for Arctic Climate Assessment.
Worldwide demand for oil, gas and electricity is killing the Arctic. The Arctic being an "indicator" ecosystem exemplifies what could potentially happen to the entire planet. As our population pushes toward 7 billion it has
reached its "carrying capacity" meaning it can no longer sustain the rapidly growing demands of our industrial growth society. When we burn fossil fuels -- oil, coal and gas -- to generate electricity and power our vehicles, we
produce the heat-trapping gases that cause global warming. The more we burn, the faster churns the engine of global warming. Thus the most important thing we can do is save energy and invest in renewable energy sources,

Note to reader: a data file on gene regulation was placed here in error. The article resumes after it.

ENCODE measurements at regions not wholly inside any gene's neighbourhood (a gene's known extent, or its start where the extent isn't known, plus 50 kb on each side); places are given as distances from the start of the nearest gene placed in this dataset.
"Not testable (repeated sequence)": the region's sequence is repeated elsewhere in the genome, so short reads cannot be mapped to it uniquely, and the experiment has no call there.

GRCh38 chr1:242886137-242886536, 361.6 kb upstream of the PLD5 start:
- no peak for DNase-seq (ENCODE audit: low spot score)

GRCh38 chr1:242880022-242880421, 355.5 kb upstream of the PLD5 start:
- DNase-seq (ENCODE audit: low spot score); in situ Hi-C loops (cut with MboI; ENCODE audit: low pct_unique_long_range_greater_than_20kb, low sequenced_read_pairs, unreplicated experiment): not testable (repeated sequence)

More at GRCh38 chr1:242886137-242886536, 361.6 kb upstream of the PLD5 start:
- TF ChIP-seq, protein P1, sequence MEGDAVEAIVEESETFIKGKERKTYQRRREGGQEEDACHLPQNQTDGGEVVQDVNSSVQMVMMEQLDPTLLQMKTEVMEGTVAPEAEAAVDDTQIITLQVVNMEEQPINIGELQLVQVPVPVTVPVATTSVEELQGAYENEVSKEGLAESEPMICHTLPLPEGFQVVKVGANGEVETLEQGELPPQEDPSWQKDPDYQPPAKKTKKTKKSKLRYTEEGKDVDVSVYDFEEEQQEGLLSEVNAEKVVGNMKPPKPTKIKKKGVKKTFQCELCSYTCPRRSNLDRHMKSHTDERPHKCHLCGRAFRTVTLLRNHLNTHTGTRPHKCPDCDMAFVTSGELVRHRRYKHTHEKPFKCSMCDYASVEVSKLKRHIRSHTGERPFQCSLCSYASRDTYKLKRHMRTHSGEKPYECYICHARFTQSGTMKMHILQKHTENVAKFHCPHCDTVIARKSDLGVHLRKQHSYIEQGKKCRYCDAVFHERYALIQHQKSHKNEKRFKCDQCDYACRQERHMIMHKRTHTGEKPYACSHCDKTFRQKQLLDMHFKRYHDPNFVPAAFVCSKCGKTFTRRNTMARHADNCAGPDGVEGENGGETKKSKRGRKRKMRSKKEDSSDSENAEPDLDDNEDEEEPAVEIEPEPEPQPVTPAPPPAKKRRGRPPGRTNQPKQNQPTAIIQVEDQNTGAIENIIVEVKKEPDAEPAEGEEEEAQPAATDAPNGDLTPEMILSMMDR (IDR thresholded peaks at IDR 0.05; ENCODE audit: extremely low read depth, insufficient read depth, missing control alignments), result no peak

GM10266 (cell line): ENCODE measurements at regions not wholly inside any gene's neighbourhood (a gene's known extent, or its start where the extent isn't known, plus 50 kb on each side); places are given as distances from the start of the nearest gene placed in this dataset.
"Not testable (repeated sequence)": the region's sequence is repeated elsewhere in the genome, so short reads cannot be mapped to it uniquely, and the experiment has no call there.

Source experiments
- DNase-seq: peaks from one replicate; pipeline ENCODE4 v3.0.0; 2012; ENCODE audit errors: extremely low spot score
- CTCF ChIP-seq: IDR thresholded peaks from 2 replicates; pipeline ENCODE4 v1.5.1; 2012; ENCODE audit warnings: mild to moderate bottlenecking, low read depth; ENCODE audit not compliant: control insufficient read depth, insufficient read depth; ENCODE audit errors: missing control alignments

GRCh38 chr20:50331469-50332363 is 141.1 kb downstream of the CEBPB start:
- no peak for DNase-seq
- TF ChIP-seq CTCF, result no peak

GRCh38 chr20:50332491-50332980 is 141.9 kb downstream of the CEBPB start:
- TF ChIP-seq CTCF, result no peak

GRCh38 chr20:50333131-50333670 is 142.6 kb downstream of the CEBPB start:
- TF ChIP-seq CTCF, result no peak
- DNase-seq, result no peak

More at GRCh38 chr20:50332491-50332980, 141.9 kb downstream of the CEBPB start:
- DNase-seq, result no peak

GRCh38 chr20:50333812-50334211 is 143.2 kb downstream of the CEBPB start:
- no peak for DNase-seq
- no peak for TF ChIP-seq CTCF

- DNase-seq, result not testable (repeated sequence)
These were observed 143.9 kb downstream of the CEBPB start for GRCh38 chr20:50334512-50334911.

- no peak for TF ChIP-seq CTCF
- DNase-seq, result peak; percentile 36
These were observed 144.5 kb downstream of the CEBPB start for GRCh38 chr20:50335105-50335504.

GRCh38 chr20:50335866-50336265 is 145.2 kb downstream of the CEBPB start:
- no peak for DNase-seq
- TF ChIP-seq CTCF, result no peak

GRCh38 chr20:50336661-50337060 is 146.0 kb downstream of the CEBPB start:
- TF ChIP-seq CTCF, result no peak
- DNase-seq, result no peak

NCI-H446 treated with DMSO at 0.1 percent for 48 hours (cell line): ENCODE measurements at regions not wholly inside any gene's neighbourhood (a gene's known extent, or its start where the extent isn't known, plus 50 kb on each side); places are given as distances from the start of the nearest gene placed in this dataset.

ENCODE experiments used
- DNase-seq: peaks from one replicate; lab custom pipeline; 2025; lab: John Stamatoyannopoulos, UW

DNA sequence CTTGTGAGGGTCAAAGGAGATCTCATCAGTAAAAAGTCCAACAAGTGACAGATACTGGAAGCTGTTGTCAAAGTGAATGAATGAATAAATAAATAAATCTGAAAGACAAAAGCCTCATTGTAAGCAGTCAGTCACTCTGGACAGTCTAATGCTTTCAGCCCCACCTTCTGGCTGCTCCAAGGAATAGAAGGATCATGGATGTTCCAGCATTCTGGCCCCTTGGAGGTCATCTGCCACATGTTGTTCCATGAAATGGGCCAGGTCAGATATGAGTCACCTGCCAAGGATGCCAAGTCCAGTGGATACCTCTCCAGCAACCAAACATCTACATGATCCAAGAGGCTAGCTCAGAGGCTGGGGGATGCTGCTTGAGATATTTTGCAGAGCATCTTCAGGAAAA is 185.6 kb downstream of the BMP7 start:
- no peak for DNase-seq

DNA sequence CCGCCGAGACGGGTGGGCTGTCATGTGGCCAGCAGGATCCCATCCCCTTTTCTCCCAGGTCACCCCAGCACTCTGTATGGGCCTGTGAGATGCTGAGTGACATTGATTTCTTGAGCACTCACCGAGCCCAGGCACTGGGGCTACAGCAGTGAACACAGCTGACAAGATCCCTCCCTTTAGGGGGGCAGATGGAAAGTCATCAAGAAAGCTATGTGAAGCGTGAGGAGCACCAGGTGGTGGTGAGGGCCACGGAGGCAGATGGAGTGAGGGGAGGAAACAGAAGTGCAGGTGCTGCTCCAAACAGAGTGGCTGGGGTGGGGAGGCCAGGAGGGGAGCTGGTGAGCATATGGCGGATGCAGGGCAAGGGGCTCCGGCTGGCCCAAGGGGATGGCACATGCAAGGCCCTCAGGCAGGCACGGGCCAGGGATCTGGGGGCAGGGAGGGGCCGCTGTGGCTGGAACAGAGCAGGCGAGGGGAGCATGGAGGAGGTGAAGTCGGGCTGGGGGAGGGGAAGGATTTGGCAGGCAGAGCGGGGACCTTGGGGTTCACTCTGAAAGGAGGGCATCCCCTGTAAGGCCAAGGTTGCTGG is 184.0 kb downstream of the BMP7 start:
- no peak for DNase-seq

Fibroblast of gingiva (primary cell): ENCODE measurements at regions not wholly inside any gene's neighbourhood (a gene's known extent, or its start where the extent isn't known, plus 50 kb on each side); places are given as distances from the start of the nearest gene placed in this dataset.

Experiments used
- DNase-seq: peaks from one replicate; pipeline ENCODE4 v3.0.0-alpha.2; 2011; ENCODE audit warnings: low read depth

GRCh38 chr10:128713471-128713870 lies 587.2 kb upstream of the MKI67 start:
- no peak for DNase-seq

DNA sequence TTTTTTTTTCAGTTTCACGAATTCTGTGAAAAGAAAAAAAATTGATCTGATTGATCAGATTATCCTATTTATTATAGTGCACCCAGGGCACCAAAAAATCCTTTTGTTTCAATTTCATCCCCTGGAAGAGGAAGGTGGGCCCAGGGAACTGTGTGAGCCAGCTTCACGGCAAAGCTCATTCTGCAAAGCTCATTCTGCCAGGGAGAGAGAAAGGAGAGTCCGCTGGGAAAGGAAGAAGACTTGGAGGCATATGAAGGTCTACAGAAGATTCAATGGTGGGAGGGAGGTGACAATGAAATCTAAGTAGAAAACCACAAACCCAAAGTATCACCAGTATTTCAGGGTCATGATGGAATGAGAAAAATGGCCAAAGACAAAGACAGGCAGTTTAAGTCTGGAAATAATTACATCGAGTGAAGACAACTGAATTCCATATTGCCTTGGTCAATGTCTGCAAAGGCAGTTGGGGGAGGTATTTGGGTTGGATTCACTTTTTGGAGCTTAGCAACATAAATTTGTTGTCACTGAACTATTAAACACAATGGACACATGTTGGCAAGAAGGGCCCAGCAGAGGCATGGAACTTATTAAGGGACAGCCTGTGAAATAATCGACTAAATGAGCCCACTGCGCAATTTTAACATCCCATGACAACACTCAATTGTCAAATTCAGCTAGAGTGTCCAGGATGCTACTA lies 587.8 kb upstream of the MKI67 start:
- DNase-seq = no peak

such as solar, wind and biomass.
The 5 top Global warming causes according to the Environmental Protection Agency are:
1. Carbon dioxide emissions from fossil fuel burning power plants . Our ever increasing addiction to electricity from coal burning power plants. 40% of US CO2 emissions come from electricity production, and burning coal accounts
for 93% of emissions from the electric industry. Every day, more electric gadgets flood the market, and without widespread alternative energy sources, we are highly dependent on burning coal for our personal and commercial
2. Carbon dioxide emissions from burning gasoline for transportation.
3. Methane emissions from animals and agriculture such as rice paddies. Methane is another extremely potent greenhouse gas, ranking right behind CO2. When organic matter is broken down by bacteria under oxygen-starved